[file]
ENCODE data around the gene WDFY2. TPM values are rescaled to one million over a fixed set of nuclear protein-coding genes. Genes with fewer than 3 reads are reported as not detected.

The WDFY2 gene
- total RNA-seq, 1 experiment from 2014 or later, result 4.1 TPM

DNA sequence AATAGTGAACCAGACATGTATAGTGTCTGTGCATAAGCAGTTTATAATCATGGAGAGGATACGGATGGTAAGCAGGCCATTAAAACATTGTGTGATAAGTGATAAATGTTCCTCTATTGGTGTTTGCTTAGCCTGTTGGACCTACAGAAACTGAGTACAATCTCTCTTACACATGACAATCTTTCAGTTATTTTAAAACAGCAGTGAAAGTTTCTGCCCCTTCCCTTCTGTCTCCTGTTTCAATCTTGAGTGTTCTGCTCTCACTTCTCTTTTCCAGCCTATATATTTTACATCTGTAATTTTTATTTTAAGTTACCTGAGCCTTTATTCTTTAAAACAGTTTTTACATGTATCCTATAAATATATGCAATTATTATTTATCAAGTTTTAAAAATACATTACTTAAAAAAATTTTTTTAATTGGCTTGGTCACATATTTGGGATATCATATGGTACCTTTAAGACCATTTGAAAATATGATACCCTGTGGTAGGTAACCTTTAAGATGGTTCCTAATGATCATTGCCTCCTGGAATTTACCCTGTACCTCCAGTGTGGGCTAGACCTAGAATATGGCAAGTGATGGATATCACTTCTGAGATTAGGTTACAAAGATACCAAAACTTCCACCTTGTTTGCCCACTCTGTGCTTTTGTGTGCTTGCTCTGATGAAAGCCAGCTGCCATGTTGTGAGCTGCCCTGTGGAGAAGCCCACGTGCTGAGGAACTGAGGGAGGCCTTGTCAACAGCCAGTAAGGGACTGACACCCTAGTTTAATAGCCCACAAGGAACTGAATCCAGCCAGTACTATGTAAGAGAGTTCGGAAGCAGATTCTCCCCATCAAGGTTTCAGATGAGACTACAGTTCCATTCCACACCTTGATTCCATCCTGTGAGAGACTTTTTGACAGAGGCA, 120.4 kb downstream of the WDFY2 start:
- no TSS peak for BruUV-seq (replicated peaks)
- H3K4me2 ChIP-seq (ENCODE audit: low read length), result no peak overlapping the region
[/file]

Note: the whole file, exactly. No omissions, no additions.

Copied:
ENCODE data around the gene WDFY2. TPM values are rescaled to one million over a fixed set of nuclear protein-coding genes. Genes with fewer than 3 reads are reported as not detected.

The WDFY2 gene
- total RNA-seq, 1 experiment from 2014 or later, result 4.1 TPM

DNA sequence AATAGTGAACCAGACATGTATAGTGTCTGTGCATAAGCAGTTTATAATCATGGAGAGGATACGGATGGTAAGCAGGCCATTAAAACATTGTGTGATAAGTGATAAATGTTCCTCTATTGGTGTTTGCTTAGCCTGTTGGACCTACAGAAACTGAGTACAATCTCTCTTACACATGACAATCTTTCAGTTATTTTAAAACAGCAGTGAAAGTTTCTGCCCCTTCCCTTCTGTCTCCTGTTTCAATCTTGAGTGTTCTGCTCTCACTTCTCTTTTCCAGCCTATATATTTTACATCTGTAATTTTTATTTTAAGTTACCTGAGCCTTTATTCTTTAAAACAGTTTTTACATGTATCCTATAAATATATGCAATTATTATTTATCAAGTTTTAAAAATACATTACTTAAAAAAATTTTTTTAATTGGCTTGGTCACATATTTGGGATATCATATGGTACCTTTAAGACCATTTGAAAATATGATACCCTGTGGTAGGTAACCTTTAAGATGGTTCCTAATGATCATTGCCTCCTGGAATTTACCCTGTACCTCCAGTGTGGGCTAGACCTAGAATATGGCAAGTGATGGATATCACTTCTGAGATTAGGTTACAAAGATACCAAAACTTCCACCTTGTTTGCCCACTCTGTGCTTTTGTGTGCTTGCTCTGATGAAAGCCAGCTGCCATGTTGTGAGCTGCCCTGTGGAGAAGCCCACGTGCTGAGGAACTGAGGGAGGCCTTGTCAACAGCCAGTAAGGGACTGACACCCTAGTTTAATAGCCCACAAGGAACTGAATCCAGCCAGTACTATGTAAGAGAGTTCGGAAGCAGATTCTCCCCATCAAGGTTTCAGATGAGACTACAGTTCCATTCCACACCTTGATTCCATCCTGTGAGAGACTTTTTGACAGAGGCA, 120.4 kb downstream of the WDFY2 start:
- no TSS peak for BruUV-seq (replicated peaks)
- H3K4me2 ChIP-seq (ENCODE audit: low read length), result no peak overlapping the region